Environment

Kim Reynolds responds to EPA’s new biofuel blending targets

The Environmental Protection Agency has announced new requirements for the amount of ethanol and biodiesel that must be blended into the nation’s fuel supply, and in an unprecedented move, the EPA has proposed significant reductions in blending levels for 2020. Those levels were already set in 2019, but they did not take into consideration Consider the unexpectedly large drop in fuel demand due to the pandemic. The EPA also proposed reducing the amount of renewable fuels required for 2021, but proposed a significant increase in blend levels for 2022. They also announced the rejection of 65 Renewable Fuel Standard (RFS) refinery waiver requests that have been pending since Biden took office, and are set to enter The changes take effect once the proposal goes through the public comment process. Objectives and restrictions on blending exemptions, the EPA proposal has drawn heavy criticism from many senior Iowa Republicans along with farmers and producers of renewable fuels. Iowa Governor Kim Reynolds called the 2020 and 2021 renewable volume commitments “a slap in the face to Iowa farmers and renewable fuel producers and a direct contradiction to President Biden’s multiple campaign promises.” Emily Schorr, CEO of Growth Energy, said, “This unprecedented move not only bypasses the EPA’s statutory authority under the RFS, but fails to recognize the law’s built-in mechanism that adjusts requirements when fuel demand differs from expectations. The original. The EPA’s 2020 gallon plan is a boon to petroleum companies at the expense of rural families and future investment in low-carbon energy.” But David Swenson, a research economist at Iowa State University, said the EPA’s proposal is a “reflection of reality.” In 2020, the country produced only 124.62 billion gallons of motor fuel, 10% of which was 12.6 billion gallons of ethanol, which is roughly the 14 billion gallons they had before the pandemic.” “What the RFS did was just say that in 2020 all it takes is To be blended was 12.6 billion gallons or so of ethanol into the nation’s fuel supply. Agricultural interests and ethanol are fading, but that’s all the country’s fuel supply can absorb. 2020. So it’s somewhat disingenuous for them to act like the RFS is somehow doing farmers and doing ethanol interests wrong when it’s just a reflection of reality.”

The Environmental Protection Agency has announced new requirements for how much ethanol and biodiesel must be blended into the nation’s fuel supply.

In an unprecedented move, the Environmental Protection Agency has proposed deep cuts to blend levels for 2020. These levels were already set in 2019, but did not take into account the unexpectedly large drop in fuel demand due to the pandemic. The Environmental Protection Agency has also proposed reducing the amount of renewable fuels required for 2021.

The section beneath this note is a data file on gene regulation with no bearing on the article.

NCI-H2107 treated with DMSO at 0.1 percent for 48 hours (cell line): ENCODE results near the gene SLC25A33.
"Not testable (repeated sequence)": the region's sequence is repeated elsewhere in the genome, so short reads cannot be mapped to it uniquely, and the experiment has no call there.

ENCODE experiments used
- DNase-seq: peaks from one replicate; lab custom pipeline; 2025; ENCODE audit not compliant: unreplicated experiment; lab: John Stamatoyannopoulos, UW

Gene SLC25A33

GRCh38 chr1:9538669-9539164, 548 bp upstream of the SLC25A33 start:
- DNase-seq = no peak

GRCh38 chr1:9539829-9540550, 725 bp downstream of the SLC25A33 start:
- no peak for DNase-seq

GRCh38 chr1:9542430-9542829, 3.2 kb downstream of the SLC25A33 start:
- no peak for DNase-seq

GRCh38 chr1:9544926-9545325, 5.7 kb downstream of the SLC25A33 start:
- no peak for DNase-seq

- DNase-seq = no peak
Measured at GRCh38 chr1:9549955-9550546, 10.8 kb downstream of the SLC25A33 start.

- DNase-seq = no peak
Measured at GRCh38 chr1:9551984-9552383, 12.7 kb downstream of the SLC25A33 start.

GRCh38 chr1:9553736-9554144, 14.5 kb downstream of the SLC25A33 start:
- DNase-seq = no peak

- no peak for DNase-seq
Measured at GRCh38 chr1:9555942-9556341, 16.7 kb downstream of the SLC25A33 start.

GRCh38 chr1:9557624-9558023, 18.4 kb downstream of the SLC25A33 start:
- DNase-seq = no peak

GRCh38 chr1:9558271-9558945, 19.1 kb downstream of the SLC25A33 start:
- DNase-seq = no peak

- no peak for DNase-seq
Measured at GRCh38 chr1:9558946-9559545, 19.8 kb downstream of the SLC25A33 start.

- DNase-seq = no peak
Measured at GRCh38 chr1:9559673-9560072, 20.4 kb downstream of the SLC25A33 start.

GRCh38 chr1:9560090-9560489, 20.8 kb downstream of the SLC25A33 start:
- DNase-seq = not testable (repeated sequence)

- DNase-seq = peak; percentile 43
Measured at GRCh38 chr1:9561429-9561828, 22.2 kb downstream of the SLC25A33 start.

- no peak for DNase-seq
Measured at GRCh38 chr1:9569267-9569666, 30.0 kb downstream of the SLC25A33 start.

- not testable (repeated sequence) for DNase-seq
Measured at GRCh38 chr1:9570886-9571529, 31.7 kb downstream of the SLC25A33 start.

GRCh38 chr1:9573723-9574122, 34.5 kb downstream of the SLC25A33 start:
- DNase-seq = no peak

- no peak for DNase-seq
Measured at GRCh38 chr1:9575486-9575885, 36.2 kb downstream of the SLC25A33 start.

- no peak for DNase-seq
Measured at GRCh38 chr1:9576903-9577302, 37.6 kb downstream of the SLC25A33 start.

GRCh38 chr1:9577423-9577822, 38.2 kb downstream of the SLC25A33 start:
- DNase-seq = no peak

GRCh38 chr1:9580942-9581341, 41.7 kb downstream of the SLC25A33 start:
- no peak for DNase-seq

However, they proposed a significant increase in blend levels for 2022. They also announced the rejection of 65 Renewable Fuel Standard (RFS) refinery waiver requests that have been pending since Biden took office.

Changes are set to take effect once the proposal goes through the public comment process.

Despite some positive comments about the 2022 blending targets and restrictions on blending exemptions, the EPA’s proposal drew heavy criticism from many senior Iowa Republicans along with farmers and producers of renewable fuels.

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Iowa Governor Kim Reynolds called the 2020 and 2021 renewable volume commitments “a slap in the face to Iowa farmers and renewable fuel producers and a direct contradiction to President Biden’s multiple campaign promises.”

Emily Schorr, CEO of Growth Energy, said, “This unprecedented move not only bypasses the EPA’s statutory authority under the RFS, but fails to recognize the law’s built-in mechanism that adjusts requirements when fuel demand differs from expectations. The original EPA 2020 gallon plan is a grant to petroleum companies at the expense of rural families and future investment in low-carbon energy.”

But David Swenson, an economics research scientist at Iowa State University, said the EPA’s proposal was a “reflection of reality.”

“In 2020, the nation produced only 124.62 billion gallons of motor fuel. 10% of that is 12.6 billion gallons of ethanol, roughly 14 billion gallons it had. [set] before the epidemic.

What RFS [Renewable Fuel Standard] Doing so was just saying that for 2020 all that needed to be blended was 12.6 billion gallons or so of ethanol into the nation’s fuel supply. Farm interests and ethanol are faltering, but that’s all the country’s fuel supply can absorb in 2020. So it’s somewhat disingenuous for them to act like the RFS somehow is doing farmers and doing ethanol interests wrong when it’s just a reflection of reality.”

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